How to capture qualitative research?
This is a continuation in our series looking at how to involve staff in business change. Research is a bit more straight forward when have something measure. A financial outcome, the number of units made, or market penetration increased by. But other soft information such as people’s opinions or trends or forecasts into the future these are all a bit harder to define. This is where qualitative research techniques come into play.
How do staff really feel about business change? Capture it in a survey.
Surveys are great way to gather people’s opinions. They need to be structured in such a way that helps respondents think through all the issues in a logical order. This way you can claw back from qualitative to quantitative approach by gaining a number of those who agrees or disagree with a supposition. Questions need to be carefully contrived as not to lead to any ambiguity. The “MECE” principle should apply of being mutually exclusive and comprehensively exhaustive. Make them either/or. Meaning should be clear and provide a yes, no answer. Only one sort of response per question. If you use the term “recent” does that mean within the last week of the last year? Better to be defined and give a definite time such as “last week”. Where written answers are involved then that would purely be for explanatory notes or to elicit specific ideas from people. The results can be collated and reported back in summary form.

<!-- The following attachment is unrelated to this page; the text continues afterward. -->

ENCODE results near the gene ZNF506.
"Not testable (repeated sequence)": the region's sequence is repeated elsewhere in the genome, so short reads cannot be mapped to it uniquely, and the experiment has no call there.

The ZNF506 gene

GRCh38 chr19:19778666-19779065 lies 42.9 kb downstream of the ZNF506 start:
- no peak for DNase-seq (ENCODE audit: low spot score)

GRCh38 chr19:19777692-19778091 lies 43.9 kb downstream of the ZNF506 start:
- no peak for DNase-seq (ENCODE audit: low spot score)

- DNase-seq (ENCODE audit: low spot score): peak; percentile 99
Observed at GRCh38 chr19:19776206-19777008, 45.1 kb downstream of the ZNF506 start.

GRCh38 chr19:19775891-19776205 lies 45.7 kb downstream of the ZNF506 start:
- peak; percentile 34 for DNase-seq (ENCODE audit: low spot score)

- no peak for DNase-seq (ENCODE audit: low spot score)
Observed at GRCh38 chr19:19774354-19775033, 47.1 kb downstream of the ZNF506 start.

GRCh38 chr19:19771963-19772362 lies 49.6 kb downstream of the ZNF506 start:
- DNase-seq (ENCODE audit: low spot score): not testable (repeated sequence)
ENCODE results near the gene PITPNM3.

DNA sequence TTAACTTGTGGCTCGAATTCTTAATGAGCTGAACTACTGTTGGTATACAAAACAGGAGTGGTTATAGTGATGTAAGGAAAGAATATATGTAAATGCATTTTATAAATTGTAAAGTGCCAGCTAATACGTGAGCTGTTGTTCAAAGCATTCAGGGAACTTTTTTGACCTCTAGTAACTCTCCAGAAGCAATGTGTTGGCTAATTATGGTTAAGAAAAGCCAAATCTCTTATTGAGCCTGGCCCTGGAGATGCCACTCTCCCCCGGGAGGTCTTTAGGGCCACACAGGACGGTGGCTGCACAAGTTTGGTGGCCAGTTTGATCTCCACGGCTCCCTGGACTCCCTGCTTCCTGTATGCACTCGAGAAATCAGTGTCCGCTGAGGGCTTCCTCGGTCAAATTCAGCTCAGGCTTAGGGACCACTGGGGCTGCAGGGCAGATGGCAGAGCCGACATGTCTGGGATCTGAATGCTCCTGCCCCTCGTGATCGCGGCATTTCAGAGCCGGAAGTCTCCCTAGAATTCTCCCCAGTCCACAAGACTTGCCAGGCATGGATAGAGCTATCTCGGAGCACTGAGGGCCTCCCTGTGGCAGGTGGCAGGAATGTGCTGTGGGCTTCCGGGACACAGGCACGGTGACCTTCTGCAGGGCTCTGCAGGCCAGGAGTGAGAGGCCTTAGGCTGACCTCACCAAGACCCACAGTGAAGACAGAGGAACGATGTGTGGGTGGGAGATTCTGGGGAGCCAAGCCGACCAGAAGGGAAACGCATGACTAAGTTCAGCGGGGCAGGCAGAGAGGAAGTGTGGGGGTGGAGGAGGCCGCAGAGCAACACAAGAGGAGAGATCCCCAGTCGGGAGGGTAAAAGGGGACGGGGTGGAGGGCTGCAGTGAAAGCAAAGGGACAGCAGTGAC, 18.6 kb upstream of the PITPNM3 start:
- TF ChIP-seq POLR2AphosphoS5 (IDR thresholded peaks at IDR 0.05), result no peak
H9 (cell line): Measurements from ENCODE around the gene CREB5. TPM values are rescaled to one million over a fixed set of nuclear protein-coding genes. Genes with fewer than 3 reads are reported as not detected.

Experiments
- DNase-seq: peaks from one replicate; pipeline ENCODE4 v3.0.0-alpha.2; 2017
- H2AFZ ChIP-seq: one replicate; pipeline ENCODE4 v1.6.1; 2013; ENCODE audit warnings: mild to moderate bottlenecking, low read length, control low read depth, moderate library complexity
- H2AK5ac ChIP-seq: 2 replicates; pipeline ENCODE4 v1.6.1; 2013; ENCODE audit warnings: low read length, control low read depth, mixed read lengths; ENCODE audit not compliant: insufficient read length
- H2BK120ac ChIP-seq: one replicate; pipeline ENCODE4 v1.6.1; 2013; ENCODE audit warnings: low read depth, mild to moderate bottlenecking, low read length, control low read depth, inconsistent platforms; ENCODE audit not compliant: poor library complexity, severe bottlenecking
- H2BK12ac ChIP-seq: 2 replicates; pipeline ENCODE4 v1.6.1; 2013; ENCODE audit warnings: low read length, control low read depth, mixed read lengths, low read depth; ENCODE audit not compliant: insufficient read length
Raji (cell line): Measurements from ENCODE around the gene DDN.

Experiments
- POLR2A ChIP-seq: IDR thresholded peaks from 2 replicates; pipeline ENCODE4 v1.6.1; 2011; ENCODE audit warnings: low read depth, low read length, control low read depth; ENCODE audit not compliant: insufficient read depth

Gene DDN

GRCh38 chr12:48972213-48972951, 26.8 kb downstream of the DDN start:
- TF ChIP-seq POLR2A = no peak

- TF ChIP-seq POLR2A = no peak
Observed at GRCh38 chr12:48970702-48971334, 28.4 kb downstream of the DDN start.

There are other methods such as shadowing people and collecting information in the background. These can then be documented into specific notes by the analyst. Random sampling of products or test results can also provide valuable insights.
Now everybody back in the room.
Although these approaches capture “soft data” they can be then brought back into some measurable format so results can be compared. The number of people who agree with a question is one way, or even an indication of an attitude (Low, Medium, High) can then revert back to a number for calculation purposes. Those items which can’t be either monetised or broken down to unit (notes or opinions that can only be understood by descriptive text) can then be brought in to be compared with empirical data to confirm or deny those results. In our downloads section (available to subscribers) we have a few examples. The “job description exercise” and “software vendor comparison chart” both allow functional answers to be compared with subjective information. The “Risk register” allows a company to see the potential damage to their reputation (or intellectual property) in relation to a data breach. These exercises are an attempt to allow for those elements that can not be quantified when it comes to making a business decision.
Humankind has always had to deal with a variety of choices that need be made with imperfect information. These have been a few examples of how to summarise that information to capture pure calculation with gut feel.
About the Author:
Malcolm Ford has over 10 years experience in advising companies on implementing new technologies for their business. This includes measured outcomes against expected results for improving a companies performance.